William Edward Powell was one of the more colourful squires of Nanteos. Born in 1788 the eldest son of Thomas Powell, his father had died when he was just nine years old. After a bruising childhood educated at Westminster School and domiciled largely in London with his mother and younger siblings, he rapidly setting about making his mark on attaining his majority on 16 February 1809. The young Captain in the Royal Horse Guards held a lavish coming of age party at Nanteos at which his mother and sisters were perforce absent, exiled by debt to Dublin. In the preceding months he had been living it up in Bath, and sending for game from his estate to feed his guests. Gossip had already linked him to a beautiful young lady – one of a numerous family – and the Nanteos Agent Hugh Hughes recorded the rumour that Powell would be married by 16th February and that the Birthday would be also a wedding visit.
Within the year he had reclaimed management of the Nanteos estate, commissioned the valuation of the Nanteos plate (1757 ounces of silver valued at £527.6s 10d) and commissioned a handsome survey of the many Powell properties in Aberystwyth. Demands on the estate included his mother’s substantial unpaid debts, amounting to £5,500 and the likely dowry requirements of his sister Elizabeth who would be owed £5000 at marriage or on attaining the age of 21. None of this deterred him from an early marriage, on 4 October 1810 to Laura Phelp, who was probably the sweetheart with whom his name had been linked the previous year. In the same year Laura’s brother Edward sought the hand of Powell’s sister Ellen Elizabeth, thus creating a second link between the impecunious Phelp family of Leicestershire, and the financially embarrassed Powells. They were married in 1811.
Recently come to light through the researches of a descendant of the animal artist Thomas Weaver are some letters from Powell’s father-in-law, Mr James Phelp to the artist. On 29 July 1812 James Phelp wrote:
“I suppose you have heard that Captn Phelp is married to Miss Powell, a sister of his brother-in-law, a nice, sensible, agreeable young woman, and one I hope and trust will have a proper influence over him”
Reporting on his three unmarried daughters, Julia, Octavia and Fanny, he continued: “Powell has taken the majority of Cardiganshire and is now with Fanny at Lochrea Ireland. Julia and Octavia are at present on a visit near Bath. They were not at the Cardiff races which ended about ten days since and was numerously attended, although the sport was not good owing to the goodness of Powell’s horses, Banker and Ad Libitum. They won everything and are expected to do the Principality. I wish at the time we were at Hunters – you could have contrived to have paid us a visit there as you was to have painted them and Prospero who is the finest horse I think in England if not in Europe”.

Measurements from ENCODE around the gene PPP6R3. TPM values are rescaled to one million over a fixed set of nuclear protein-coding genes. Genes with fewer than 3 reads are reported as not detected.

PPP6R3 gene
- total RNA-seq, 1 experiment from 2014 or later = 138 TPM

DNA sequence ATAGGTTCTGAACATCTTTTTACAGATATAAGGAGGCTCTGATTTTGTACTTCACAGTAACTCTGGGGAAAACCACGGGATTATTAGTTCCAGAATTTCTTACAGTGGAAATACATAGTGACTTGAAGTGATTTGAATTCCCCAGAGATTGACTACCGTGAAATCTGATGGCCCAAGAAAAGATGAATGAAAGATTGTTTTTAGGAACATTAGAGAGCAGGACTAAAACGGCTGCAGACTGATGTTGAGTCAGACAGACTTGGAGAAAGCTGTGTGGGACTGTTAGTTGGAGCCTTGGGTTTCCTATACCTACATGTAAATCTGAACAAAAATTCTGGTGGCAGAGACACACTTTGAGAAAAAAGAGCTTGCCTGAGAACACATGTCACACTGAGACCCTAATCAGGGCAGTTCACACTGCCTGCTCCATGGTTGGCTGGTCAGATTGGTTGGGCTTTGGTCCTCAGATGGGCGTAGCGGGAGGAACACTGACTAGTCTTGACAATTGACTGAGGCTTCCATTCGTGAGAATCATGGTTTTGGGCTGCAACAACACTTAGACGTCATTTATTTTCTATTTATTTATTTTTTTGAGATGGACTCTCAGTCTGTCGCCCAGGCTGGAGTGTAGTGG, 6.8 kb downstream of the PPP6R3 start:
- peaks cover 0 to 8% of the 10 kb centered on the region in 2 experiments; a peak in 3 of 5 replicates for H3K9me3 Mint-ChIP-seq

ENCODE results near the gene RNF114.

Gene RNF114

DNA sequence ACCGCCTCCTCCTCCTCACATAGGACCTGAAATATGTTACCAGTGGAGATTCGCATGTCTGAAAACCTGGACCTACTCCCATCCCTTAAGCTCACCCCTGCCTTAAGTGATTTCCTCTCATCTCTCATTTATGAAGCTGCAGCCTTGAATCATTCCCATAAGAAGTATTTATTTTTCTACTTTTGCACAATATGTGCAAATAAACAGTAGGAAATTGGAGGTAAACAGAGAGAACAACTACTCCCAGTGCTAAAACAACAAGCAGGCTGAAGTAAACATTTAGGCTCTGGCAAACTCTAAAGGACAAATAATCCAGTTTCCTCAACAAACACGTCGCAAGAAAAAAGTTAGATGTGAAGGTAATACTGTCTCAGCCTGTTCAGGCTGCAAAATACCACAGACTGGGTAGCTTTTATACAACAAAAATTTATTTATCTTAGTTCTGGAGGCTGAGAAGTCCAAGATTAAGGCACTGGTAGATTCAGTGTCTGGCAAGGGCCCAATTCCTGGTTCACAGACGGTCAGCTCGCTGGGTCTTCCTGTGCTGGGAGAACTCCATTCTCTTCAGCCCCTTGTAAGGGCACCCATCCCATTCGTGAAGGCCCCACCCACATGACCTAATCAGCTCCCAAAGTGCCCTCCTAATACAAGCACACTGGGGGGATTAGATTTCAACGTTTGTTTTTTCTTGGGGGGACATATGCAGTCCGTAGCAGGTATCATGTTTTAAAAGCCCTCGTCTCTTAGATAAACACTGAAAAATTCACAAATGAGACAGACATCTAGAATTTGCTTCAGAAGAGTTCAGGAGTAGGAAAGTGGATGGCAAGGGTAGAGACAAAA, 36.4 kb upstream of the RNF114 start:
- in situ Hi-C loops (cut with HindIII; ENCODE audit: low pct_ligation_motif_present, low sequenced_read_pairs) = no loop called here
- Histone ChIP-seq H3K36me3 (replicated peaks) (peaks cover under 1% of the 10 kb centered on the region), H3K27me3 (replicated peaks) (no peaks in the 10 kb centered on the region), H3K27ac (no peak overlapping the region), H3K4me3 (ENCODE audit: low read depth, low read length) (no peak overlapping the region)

Nothing I have found in the Nanteos archive mentions Powell’s racehorses Banker and and Ad Libitum so we may speculate as to whether Powell’s investment in racing was prolonged or a success. The tone of this letter implies that his horses were in fact too good for the Cardiff races, and so the betting was unexciting. Prospero may also have been Powell’s horse, or alternatively another horse which James Phelp greatly admired and wished his friend and protegee Weaver to paint. I hope that a racing historian may eventually throw light upon these names.
What is certain is that while Powell pursued the enthusiasms of a young gentleman of his class, his financial situation was extremely perilous, and remained so. In February 1810 he had also received the nomination for High Sheriff of Cardiganshire, a post obliging the holder to entertain in lavish fashion. Powell’s lawyer was so alarmed at the prospect that he advised Powell to obtain notes from his physician and apothecary in support of his inability to do business of any kind. Powell did not heed this advice and continued to duck and dive through the following years, neglecting his wife Laura, supporting a mistress, and consorting in the Prince Regent’s entourage in London. In 1822 Laura died, and the next year Powell narrowly avoided bankruptcy, only by the sale of unentailed land in Montgomeryshire.